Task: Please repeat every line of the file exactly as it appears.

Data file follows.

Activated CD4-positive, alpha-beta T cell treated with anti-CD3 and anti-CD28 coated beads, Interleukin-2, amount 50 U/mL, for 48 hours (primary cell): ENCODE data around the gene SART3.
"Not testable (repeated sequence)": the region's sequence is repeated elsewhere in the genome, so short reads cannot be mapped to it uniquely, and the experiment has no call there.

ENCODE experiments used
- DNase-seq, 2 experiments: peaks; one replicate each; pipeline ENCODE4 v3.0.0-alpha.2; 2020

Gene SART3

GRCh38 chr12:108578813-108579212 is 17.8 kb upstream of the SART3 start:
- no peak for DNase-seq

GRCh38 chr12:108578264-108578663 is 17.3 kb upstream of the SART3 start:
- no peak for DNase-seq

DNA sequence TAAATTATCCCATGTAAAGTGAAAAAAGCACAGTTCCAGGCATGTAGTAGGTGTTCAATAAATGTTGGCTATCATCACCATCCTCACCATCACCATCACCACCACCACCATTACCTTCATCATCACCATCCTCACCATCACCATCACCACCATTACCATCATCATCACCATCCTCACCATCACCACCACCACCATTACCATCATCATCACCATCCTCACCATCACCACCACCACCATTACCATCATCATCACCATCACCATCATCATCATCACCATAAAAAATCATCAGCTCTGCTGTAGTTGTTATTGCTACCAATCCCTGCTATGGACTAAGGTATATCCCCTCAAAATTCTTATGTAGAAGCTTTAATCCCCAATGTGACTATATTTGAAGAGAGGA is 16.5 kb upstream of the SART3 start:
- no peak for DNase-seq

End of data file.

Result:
Activated CD4-positive, alpha-beta T cell treated with anti-CD3 and anti-CD28 coated beads, Interleukin-2, amount 50 U/mL, for 48 hours (primary cell): ENCODE data around the gene SART3.
"Not testable (repeated sequence)": the region's sequence is repeated elsewhere in the genome, so short reads cannot be mapped to it uniquely, and the experiment has no call there.

ENCODE experiments used
- DNase-seq, 2 experiments: peaks; one replicate each; pipeline ENCODE4 v3.0.0-alpha.2; 2020

Gene SART3

GRCh38 chr12:108578813-108579212 is 17.8 kb upstream of the SART3 start:
- no peak for DNase-seq

GRCh38 chr12:108578264-108578663 is 17.3 kb upstream of the SART3 start:
- no peak for DNase-seq

DNA sequence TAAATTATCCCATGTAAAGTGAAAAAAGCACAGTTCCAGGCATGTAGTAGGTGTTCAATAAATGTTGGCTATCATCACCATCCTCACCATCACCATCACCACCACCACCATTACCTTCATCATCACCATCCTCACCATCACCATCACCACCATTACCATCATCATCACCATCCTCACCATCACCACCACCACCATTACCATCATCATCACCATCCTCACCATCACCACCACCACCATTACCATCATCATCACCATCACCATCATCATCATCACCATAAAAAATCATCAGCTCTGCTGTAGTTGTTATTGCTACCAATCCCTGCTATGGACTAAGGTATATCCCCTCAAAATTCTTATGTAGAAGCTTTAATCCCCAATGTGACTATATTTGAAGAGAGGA is 16.5 kb upstream of the SART3 start:
- no peak for DNase-seq